10 Stats on Women’s Equality That Might Be Scarier than Halloween

October 29, 2014

‘Tis the season to be scared. From horror films and costumes to jack-o’-lanterns and ghost stories, Halloween is never short on surprises. But while the holiday celebrates the spooky, every day women face scary circumstances. Ghouls, goblins, and graveyards may seem frightening, but the statistics on women’s equality reflect a reality far scarier than whatever comes out to haunt on Halloween.

Which is scarier?

Hispanic and Latina women were paid 54 percent of what white men were paid in 2013.



The pay gap affects women of all backgrounds, but unsurprisingly, race and ethnicity matter when it comes to women’s paychecks. Hispanic and Latina women face the worst disparity, getting paid only 54 percent of what white men get paid.



Women make up just 25 percent of the computing workforce and 14 percent of the engineering workforce.

Despite the higher salaries and greater prospects for employment for science, technology, engineering, and math (STEM) careers, the pipeline continues to be dominated by men. Among the computing and engineering fields, which account for 80 percent of STEM jobs, women represent less than one-quarter of the workers.

Women’s representation in Congress is only 18.5 percent.



The 2012 election cycle proved significant for women; they bolstered their political representation in Congress to an all-time high. Yet there’s still not even one woman for every five men in Congress.

creepy mike myers


Twenty-four states have never elected a woman governor.

While we’ve seen small but steady gains in women’s representation in national office, progress among state leadership has been meager. Only 35 women have served as state governors, and 24 states have never elected a woman to the governor’s seat. Several of these states have a chance to make history in the election next week, including Rhode Island and Wisconsin.

The United States ranks 60th in women’s political empowerment.


Spell Book

So much for America being a leader in feminist progress. In its most recent Global Gender Gap Report, the World Economic Forum ranked the United States 60th among 136 countries for women’s political empowerment. The ranking places the United States behind India, China, and Uganda for women’s equality in political leadership.

gross kitty


Sixty percent of sexual assaults have gone unreported since 2009.

Partly due to the shame, stigma, and fear associated with reporting a sexual assault, more than half of sexual assaults since 2009 went unreported. The likelihood of reporting is even lower on college campuses. The Violence Against Women Reauthorization Act seeks to reconcile this problem by requiring colleges and universities to create transparent prevention programs that deter violence while encouraging more victims to come forward.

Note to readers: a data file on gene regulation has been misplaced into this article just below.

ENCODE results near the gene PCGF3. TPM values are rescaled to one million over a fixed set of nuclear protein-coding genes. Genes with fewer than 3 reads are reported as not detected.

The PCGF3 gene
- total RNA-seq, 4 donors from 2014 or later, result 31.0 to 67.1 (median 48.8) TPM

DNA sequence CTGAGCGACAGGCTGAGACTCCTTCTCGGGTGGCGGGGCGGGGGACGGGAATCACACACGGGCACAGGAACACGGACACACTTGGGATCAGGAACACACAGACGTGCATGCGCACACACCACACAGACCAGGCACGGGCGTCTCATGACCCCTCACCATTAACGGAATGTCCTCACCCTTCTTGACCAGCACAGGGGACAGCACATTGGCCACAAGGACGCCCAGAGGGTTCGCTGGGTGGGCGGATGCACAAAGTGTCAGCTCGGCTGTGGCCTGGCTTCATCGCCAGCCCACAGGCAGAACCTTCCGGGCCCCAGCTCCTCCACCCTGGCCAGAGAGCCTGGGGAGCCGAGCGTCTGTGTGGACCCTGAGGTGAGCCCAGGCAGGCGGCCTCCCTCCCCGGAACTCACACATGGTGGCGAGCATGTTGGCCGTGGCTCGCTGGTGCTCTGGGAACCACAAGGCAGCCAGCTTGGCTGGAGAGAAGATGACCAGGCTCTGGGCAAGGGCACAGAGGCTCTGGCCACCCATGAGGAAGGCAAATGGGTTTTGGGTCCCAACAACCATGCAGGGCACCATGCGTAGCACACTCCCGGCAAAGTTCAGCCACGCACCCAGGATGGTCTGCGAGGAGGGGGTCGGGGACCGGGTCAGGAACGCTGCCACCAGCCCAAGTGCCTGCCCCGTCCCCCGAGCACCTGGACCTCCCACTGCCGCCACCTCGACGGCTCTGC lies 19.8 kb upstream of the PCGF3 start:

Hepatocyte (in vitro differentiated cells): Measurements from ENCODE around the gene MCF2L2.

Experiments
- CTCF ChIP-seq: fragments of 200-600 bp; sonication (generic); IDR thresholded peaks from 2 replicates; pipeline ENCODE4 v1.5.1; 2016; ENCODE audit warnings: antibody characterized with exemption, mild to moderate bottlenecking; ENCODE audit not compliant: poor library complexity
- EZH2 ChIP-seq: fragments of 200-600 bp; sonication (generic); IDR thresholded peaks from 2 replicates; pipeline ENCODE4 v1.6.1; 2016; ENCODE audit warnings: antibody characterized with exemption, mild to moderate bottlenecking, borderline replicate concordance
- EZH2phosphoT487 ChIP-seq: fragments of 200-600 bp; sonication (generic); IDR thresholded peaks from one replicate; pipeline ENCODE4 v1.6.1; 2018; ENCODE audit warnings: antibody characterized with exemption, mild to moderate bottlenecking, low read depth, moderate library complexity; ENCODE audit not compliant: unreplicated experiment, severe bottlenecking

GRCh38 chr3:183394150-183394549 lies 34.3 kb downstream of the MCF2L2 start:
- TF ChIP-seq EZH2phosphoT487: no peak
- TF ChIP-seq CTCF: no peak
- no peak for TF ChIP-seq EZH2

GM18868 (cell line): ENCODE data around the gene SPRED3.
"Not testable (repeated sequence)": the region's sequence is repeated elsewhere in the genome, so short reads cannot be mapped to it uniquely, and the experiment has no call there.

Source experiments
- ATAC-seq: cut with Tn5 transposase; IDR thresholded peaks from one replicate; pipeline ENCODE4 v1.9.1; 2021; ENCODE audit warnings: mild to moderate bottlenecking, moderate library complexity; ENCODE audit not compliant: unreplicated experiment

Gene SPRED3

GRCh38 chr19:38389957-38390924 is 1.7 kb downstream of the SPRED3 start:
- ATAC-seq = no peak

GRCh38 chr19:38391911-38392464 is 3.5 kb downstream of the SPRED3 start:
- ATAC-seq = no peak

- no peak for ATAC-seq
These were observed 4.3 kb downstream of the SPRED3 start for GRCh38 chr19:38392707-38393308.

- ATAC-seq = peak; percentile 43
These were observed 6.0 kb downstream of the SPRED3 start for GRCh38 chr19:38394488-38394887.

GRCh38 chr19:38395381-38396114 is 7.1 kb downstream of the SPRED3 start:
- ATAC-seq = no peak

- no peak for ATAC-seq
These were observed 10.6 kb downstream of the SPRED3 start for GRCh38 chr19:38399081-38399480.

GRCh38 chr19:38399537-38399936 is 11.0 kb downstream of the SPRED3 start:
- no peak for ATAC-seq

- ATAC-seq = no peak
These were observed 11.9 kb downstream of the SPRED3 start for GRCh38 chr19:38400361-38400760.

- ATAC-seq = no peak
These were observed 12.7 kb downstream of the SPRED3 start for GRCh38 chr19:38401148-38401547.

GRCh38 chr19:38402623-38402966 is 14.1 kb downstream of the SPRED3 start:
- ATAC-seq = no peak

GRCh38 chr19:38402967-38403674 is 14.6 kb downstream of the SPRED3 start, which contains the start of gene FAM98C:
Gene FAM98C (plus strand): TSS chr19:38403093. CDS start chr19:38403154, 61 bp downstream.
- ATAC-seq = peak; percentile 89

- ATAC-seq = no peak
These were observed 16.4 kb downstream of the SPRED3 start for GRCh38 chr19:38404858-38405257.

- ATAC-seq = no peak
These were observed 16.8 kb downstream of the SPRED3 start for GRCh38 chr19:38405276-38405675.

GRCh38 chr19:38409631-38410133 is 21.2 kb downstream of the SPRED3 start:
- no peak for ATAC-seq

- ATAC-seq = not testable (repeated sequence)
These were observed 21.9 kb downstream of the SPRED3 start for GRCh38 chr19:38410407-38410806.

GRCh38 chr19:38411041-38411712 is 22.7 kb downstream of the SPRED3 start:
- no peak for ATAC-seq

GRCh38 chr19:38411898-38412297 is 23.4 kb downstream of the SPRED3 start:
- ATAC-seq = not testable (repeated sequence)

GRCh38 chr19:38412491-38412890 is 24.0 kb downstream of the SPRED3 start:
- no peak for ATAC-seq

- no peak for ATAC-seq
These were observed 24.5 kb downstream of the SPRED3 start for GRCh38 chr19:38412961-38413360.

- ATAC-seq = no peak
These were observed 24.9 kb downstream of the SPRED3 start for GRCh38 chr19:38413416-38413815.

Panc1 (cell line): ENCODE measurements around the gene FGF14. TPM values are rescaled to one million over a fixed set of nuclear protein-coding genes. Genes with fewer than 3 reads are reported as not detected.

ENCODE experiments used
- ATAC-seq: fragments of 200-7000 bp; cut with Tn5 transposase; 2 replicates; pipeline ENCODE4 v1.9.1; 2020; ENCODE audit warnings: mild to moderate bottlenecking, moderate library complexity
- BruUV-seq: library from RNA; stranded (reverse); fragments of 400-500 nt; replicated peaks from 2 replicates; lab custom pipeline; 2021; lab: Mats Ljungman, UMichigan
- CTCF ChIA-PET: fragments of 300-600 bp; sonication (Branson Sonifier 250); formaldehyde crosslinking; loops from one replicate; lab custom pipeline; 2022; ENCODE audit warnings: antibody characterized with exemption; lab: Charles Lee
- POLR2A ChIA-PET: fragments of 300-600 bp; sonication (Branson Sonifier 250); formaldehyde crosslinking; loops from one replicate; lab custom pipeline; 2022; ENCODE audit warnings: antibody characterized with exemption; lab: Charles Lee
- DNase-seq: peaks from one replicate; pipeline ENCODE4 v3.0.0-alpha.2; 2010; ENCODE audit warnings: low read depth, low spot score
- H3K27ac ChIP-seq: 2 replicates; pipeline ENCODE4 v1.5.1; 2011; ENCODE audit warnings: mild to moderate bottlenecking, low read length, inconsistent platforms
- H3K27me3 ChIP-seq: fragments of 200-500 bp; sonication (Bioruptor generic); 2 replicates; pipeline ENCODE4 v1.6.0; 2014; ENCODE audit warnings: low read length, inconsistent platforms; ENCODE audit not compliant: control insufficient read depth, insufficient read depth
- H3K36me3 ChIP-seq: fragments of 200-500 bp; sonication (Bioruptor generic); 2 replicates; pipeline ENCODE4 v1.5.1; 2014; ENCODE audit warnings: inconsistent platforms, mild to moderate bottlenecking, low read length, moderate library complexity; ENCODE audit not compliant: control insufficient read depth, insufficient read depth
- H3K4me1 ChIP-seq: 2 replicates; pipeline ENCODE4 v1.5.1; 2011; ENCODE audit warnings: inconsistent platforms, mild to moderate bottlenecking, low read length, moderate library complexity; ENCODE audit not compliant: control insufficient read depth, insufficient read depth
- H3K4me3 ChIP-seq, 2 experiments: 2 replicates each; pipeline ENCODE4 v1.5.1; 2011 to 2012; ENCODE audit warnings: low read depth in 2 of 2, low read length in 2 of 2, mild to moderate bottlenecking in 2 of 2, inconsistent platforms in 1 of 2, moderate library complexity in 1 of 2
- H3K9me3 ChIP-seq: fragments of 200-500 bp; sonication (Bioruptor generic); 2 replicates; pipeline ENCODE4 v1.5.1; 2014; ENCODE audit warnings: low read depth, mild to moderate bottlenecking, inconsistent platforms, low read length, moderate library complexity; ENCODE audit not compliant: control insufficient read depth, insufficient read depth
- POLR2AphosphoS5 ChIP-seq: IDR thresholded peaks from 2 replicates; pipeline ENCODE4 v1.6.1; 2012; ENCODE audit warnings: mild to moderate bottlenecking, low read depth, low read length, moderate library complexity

Women make up just 25 percent of the computing workforce and 14 percent of the engineering workforce.



Despite representing more than half of professional-level jobs, women’s leadership within the boardrooms of America has stagnated in recent years. Among the Fortune 500, women lead only 4.6 percent of companies. Investing in women’s talent and nurturing women’s self-confidence are two methods for fostering greater opportunities for women to move up the leadership ranks (not to mention reaping the benefits of women’s perspectives).

boogie monster


More than 22 million working women do not have paid sick days.

A 2009 study by the Center for Economic and Policy Research revealed that among 22 countries highly ranked in economic and human development, the United States is the only country that does not guarantee workers paid sick days. This means that more than 22 million working women lose money when they must miss work for an illness.

Half of working mothers say that they often must take unpaid time off to care for a sick child.


Beetle Juice

Because women are often primary caregivers, a child’s illness frequently means that the mother is the one who misses work to care for the child. Unfortunately, for half of working mothers, that time is unpaid.



In 2014, state legislatures introduced more than 468 bills restricting women’s bodies. And zero bills restricting men’s bodies.

Those who say the fight for women’s rights is over need only look at these two numbers: In the past year alone, more than 468 bills related to restricting women’s health and access to reproductive rights have been introduced in state legislatures. Shockingly, zero restrictions regarding men’s bodies have been brought to the floors of statehouses.

AAUW Senior Designer Alli VanKanegan contributed to the post.

Bethany Imondi By:   |   October 29, 2014


  1. […] each dollar earned by their male counterparts; and the gender pay gap is worse for women of color. Additional statistics reveal that women are vastly underrepresented in certain areas – science and engineering […]

  2. […] to the American Association of University Women, Hispanic and Latina women were paid 54% of what white men were paid in 2013.  As of International […]

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